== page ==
But court of appeal judges, Sir Geoffrey Vos, Dame Victoria Sharp and Lord Justice Bean, upheld Warby’s decision to grant summary judgment, and ruled that the duchess had a “reasonable expectation of privacy” in the contents of the letter. “Those contents were personal, private and not matters of legitimate public interest,” Vos, the Master of the Rolls, said in a statement read aloud in court.

ANL also argued in its appeal that the duchess had shared the letter with Omid Scobie and Caroline Durand, authors of a book about the duke and duchess called Finding Freedom. To make this point, ANL also relied on Knauf’s evidence, which disclosed that he had provided some information to the authors of the book with Meghan’s knowledge. This, the publisher argued, destroyed her reasonable expectation of privacy by putting the letter into the public domain.

But the court found that even if Meghan had shared a quote from the letter with the authors of the book, she still had a reasonable expectation of privacy in the detailed contents of the letter, so the Mail on Sunday had breached Meghan’s privacy rights by publishing its contents.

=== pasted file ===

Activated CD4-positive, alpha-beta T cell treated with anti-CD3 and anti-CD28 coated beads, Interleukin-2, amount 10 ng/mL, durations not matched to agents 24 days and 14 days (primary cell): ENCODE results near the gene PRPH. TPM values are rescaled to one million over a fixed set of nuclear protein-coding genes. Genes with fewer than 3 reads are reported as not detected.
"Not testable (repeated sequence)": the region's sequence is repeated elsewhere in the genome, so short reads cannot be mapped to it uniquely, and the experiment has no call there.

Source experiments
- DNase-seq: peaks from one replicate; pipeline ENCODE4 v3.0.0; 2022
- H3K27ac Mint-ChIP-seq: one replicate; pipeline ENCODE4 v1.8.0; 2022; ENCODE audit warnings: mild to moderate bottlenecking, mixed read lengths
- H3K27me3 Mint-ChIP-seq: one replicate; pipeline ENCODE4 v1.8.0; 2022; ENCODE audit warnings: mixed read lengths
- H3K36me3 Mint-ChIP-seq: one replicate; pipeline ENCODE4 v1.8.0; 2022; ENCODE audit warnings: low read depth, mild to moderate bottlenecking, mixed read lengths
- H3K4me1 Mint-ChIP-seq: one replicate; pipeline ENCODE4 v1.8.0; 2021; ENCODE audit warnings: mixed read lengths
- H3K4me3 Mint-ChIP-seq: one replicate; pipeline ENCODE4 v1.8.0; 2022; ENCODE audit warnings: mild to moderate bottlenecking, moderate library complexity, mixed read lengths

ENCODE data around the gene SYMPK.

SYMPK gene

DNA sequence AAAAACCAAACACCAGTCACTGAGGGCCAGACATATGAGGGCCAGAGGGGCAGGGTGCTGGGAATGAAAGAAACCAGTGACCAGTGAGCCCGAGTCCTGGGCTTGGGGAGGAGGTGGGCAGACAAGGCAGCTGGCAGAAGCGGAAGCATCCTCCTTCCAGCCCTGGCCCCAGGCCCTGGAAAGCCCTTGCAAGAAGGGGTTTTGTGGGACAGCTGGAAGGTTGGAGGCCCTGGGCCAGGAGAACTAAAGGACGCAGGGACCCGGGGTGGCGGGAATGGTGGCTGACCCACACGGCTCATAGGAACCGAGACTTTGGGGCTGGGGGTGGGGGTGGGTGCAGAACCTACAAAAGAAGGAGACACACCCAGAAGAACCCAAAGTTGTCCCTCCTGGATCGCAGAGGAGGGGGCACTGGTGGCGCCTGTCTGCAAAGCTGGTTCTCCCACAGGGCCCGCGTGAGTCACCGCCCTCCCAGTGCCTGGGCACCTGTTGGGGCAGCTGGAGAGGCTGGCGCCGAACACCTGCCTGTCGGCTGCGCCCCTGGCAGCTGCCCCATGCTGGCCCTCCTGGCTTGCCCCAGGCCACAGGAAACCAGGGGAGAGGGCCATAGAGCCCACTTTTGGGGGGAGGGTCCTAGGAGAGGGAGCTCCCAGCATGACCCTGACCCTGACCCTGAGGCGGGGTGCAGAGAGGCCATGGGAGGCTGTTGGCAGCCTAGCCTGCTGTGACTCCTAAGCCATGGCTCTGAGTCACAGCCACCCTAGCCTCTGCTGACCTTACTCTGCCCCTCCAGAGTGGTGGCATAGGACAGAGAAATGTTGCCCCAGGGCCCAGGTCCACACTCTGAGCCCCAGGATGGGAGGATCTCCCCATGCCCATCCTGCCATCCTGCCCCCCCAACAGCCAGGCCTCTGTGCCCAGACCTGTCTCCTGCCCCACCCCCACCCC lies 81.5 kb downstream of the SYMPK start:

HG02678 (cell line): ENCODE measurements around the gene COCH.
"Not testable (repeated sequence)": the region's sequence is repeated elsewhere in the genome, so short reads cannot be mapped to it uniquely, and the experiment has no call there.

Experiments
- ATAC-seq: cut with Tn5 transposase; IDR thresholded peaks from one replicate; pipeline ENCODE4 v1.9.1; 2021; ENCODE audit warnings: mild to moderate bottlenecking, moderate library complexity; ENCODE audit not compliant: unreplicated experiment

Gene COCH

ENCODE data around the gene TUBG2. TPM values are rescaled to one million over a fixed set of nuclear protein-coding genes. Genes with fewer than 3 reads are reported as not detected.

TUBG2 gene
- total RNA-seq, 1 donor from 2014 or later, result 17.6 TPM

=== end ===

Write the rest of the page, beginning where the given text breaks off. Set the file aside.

Having lost the case on appeal, the Mail on Sunday will have to do four things: 1) publish a correction and apology 2) pay damages (likely in the form of account of profits) 3) destroy copies of the letter in their possession 4) be subject to an injunction that stops them from infringing Meghan’s copyright and privacy rights in the future.

It is not yet known whether ANL will pursue a further appeal to the UK Supreme Court. In order to do this, they would need to seek permission from the Court of Appeal.

This article is republished from The Conversation under a Creative Commons license. Read the original article.

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Hayleigh Bosher does not work for, consult, own shares in or receive funding from any company or organisation that would benefit from this article, and has disclosed no relevant affiliations beyond their academic appointment.